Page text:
I’ve been on lots of search committees during my career, and there’s always a question that goes something like this: Name a time a project of yours failed. What did you learn from the situation and what would you do differently?
People read articles and books about how to prepare for interviews, and sometimes, candidates’ answers start to sound like that advice: Somehow turn the failure into a success. Show how you were able to turn things around. In fact, sometimes, it’s hard to tell the answer to the failure question from the biggest success question.
I don’t blame folks for answering the question in this way, but I always wonder about what failure they’re not mentioning. You see, in my life, I have failed many times. And when I say failed, I mean failed miserably. Sometimes, the problem simply couldn’t be fixed, and I had to walk away saddened and dispirited. Other times, there could be a fix, but only by starting the process over and spending a great deal of time and money.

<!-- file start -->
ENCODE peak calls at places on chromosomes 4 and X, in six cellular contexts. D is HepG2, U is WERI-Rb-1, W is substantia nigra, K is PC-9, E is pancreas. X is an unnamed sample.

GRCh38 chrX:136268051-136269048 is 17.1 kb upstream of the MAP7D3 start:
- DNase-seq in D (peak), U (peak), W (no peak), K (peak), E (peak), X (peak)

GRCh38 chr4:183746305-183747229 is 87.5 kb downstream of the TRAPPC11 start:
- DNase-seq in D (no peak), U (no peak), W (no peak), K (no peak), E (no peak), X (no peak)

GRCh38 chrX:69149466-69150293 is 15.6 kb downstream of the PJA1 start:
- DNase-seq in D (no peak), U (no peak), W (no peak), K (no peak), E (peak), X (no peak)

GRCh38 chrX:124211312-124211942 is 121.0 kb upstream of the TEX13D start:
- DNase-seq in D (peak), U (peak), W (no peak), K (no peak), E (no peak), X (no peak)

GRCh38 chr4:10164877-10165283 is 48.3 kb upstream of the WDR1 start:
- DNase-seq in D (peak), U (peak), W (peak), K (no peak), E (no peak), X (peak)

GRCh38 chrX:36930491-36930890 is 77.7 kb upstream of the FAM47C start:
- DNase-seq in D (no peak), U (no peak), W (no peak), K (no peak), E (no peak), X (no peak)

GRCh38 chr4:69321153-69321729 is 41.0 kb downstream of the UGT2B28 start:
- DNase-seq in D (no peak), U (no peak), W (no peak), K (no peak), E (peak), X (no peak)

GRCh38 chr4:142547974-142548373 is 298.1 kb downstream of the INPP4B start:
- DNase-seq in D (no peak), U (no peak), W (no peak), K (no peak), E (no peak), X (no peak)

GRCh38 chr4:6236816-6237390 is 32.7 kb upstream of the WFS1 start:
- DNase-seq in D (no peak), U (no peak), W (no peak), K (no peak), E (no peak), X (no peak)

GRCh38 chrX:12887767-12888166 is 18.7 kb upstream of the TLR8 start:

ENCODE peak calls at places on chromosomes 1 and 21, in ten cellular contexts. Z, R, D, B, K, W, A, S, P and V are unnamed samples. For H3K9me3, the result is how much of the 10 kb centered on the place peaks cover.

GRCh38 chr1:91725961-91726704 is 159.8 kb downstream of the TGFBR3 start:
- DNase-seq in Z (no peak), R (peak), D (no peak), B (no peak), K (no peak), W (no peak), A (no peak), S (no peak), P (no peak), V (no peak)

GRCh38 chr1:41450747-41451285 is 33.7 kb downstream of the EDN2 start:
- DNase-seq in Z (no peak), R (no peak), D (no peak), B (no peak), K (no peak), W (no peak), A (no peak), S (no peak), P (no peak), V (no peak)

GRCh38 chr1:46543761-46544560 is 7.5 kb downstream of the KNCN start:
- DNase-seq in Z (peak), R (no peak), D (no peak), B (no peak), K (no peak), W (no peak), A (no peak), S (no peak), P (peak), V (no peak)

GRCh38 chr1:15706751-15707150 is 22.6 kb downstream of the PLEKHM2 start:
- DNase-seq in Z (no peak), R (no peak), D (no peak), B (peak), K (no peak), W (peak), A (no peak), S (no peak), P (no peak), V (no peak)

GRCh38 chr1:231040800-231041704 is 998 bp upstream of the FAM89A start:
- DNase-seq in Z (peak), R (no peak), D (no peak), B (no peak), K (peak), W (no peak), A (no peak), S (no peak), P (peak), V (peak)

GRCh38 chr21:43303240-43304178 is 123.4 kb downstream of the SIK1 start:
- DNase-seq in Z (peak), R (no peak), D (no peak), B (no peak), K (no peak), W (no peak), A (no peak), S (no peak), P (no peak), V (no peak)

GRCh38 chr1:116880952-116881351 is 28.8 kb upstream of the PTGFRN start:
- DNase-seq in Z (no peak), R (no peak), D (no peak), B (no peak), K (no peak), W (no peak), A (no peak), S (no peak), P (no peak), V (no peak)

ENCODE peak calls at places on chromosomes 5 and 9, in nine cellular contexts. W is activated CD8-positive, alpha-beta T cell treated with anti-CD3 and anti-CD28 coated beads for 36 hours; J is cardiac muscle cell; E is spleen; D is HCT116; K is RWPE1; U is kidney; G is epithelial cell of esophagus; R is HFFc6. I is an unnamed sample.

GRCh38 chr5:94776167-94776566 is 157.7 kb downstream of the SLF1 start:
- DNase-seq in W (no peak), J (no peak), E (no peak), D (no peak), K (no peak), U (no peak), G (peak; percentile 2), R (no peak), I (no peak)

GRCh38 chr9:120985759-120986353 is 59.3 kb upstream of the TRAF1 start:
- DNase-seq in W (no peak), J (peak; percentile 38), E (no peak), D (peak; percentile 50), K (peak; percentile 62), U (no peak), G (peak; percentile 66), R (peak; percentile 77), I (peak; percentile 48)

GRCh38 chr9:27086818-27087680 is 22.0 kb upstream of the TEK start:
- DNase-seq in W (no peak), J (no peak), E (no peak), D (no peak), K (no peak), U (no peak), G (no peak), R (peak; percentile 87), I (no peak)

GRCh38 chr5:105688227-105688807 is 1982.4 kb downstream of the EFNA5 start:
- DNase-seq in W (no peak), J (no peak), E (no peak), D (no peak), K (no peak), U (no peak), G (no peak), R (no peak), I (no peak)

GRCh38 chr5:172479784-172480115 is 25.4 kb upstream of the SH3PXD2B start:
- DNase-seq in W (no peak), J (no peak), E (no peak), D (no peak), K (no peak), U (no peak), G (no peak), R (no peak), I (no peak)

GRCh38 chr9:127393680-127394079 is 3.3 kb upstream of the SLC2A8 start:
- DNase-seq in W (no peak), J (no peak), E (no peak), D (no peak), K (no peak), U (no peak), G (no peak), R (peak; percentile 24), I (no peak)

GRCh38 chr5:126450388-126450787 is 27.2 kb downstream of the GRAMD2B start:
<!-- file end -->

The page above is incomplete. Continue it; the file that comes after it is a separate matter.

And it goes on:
And while I certainly learned something from each of those failures, there is no way that I can craft their stories into something that makes me sound heroic.
But that’s okay. Because the road to success is a messy one. And not every failure can be turned into a success, but it’s true you can learn something from every failure. It’s not a bad thing to fail; it may be bad to fail the same way over and over again.
As we prepare for graduation day here at the college, our students have taken various roads to their cap and gown. One tells of getting bad advice and starting her degree at the wrong type of school. She ended up with a degree but no chance of the type of job she wanted. So she started over here at NSCC. Now she certainly would have preferred not to have spent a year on the wrong path, but she didn’t let that wrong turn prevent her from persevering. Now she’s graduating. Others tell of failing a class and having to take it again; the disappointment and embarrassment didn’t stop them (although more than one reported they certainly felt like quitting.)
Here’s the thing: If you’re living and trying, you’re going to fail at something. That’s just a given. Don’t sugar coat. When you fail, look it straight on and admit it. But don’t dwell on it. Learn what you can and try again. Or start an entirely new project.
But whatever you do, always remember this: Failing at something does not make you a failure. Ever.